It would not be hard to argue that the only thing better than an entrepreneurial success story is an entrepreneurial success story that involves beer. The Business & Entrepreneurship (B&E) Clinic played an integral role in the launch of a very successful local business, Working Draft Beer Company.
Working Draft opened in March 2018 and is the brainchild of Ryan Browne, Ben Feifarek, Clint Lohman, and J Bowen. This group of entrepreneurs all share a passion for one thing: high quality suds. A passion for brewing high quality beer brought this group together, but it was their varied backgrounds that made the whole thing work. Ryan’s background is in writing and composition, J has been involved in strategic marketing and corporate development, Ben owns the Wine and Hop Shop in Madison, and Clint has commercial brewing experience at Madison breweries. Though they had experience, tying it all together into a cohesive organization can be a challenge. This is where the research and planning stage came in.
A big theme for this group has always been to go to the experts for advice so step number one was to visit as many breweries as possible. They were also able to conduct research about the beer market and consumer demands. Pairing this new information with their already honed skills allowed the team to start writing a formal business plan and create financial projections. Within the business plan, the men needed to outline the values they wanted to maintain with the endeavor. One of these values that is striking and evident to anybody that walks into Working Draft is transparency. The space is wide open without even glass to separate patrons from the fermentation vessels and kitchen. It is important to the founders that the clientele can see what is going into the beer they consume. This design facilitates “an intimate connection between what comes out of your tap and where it came from.” Getting down to the logistical aspect of the plan, the team created extremely detailed financial projections and constantly pressure tested them for reasonableness. This step was extremely important for any business plan but no matter how much time and thought an entrepreneur puts into a projection “the one thing that is for sure is that it will be wrong.”
Knowing that they could craft and re-craft their plans in isolation forever, the group decided to stick to what worked: seeking expert advice. In this case, that meant contacting the B&E Clinic in the Wisconsin School of Business. The B&E Clinic, in collaboration with the Law and Entrepreneurship (L&E) Clinic, the Wisconsin Institutes of Discovery, and the Wisconsin Alumni Research Foundation (WARF), provides free business advice and services for Wisconsin-based entrepreneurs. Some of the advice the team found most useful was, in fact, around challenging assumptions. Speaking of the Director of the B&E Clinic Michael Williams, Ryan said “Michael never pulled punches, if nobody else questioned something, he was there to question it.” Another area where the B&E was helpful was with organization and ownership structure. Even though the Working Draft team already had a business plan written, they appreciated having the B&E Clinic review it along with their pitch presentation and materials they would take to lenders and investors. Once they felt confident in the materials to pursue outside financing, the B&E Clinic provided valuable insight on how to evaluate outside investments or loans. “What do some of these terms mean? Is this a good deal or not?” are the type of questions the B&E Clinic was able to provide answers to. Talking about what it was like working with the B&E Clinic, Ryan had this to say: “There’s a sense of pride in the process. You want to take strides on your own but it’s nice to have the safety net.” A point of encouragement for any aspiring entrepreneur is that “the Clinic is adaptable and can meet you wherever you need help, whichever stage of the business you are in.”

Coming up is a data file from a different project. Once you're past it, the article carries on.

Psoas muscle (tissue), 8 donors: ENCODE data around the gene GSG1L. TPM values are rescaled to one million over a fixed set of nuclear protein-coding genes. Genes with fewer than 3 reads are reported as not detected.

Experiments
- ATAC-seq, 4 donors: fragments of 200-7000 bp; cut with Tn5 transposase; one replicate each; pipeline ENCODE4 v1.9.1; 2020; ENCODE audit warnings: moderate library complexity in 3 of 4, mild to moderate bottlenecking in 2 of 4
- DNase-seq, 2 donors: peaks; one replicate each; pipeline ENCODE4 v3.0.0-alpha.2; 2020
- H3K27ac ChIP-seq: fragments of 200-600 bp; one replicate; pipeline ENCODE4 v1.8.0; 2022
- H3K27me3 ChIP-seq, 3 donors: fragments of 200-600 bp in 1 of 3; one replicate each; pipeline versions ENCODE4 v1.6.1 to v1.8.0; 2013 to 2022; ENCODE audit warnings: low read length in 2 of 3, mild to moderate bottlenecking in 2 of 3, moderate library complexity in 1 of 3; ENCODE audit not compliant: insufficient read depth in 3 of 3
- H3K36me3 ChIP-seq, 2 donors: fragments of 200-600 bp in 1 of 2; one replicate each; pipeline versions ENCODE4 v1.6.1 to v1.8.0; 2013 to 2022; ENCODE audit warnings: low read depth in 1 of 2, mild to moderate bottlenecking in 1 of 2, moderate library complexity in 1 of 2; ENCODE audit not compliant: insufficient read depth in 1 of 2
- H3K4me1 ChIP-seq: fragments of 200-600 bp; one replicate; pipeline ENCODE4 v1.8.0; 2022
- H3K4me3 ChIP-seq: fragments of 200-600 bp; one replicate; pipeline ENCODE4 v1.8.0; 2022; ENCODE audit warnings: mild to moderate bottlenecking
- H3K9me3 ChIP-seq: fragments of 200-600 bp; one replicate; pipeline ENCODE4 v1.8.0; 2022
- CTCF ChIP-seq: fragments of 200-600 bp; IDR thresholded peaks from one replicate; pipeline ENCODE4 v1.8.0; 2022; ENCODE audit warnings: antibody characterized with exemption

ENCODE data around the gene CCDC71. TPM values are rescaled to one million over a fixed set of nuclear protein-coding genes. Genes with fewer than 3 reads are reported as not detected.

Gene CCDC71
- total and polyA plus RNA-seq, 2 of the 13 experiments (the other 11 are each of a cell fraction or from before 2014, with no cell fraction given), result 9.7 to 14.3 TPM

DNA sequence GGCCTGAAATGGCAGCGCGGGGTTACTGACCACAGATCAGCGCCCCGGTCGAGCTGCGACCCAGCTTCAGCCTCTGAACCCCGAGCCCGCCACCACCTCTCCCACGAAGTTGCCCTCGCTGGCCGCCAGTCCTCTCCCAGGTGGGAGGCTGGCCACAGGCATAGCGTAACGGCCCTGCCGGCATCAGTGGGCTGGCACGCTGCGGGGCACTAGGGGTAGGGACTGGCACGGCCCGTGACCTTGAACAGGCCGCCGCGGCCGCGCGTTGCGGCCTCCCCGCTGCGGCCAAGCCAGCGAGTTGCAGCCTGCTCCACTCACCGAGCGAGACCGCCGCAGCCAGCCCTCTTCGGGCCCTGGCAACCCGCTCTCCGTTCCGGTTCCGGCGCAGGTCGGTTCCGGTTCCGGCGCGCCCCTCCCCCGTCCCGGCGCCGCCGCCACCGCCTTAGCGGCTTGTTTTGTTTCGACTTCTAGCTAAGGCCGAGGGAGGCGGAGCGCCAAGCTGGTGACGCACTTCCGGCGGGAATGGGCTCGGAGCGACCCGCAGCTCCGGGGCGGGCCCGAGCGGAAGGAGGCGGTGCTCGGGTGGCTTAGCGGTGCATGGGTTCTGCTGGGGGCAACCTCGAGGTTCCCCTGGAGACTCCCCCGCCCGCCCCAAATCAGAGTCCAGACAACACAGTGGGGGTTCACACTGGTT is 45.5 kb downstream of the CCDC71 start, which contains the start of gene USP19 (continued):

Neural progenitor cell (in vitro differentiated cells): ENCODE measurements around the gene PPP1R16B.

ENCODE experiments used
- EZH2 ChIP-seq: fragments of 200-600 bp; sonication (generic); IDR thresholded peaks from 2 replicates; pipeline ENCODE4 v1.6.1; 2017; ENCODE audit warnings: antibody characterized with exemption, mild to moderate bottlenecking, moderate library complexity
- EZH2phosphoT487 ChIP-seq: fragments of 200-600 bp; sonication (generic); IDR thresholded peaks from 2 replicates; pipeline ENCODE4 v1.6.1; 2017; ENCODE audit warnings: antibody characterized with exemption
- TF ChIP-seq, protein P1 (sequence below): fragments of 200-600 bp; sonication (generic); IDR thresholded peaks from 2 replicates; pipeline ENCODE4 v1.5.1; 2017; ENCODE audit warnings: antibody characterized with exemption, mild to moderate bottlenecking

Since opening, Working Draft has enjoyed enormous success. In fact, one of the biggest surprises they have experienced was how busy they have been! One factor that may play a role in their success so far are the seven barrels in their brewery and head brewer, Clint. This means they can make 14 kegs at a time for production. Uniquely, they also have one barrel for test brewing or for special occasions. Having 16 taps means in addition to the great beer, they always have one house made soda and one gluten free beer from Alt Brewing. Anything they don’t fill with their own beer is filled from a Wisconsin guest tap. Even though they love technical beers (German Lagers for example) because they are difficult to brew, they were very surprised that the hazy IPA is their most popular. Working Draft’s kitchen is headed by a very creative chef offering a menu seven days a week!
When addressing what other entrepreneurs may be surprised by, Ryan adds that entrepreneurs need to be prepared for when the business transitions from a planning stage to an operating stage. Entrepreneurs need to be able to shift from “doing” to “leading.” When probed for advice, their theme of asking the experts remained central. Consulting lawyers, accountants, resources like the B&E Clinic are vital to success. On top of this, they advise that everybody should be a learner. Learn from mistakes and keep moving! The most rewarding part of being the founders of the team is that they are running the taproom exactly the way they want to and the customers love it. “People are here to enjoy the beer, the space, and each other’s company. It’s a hub for people to enjoy themselves.”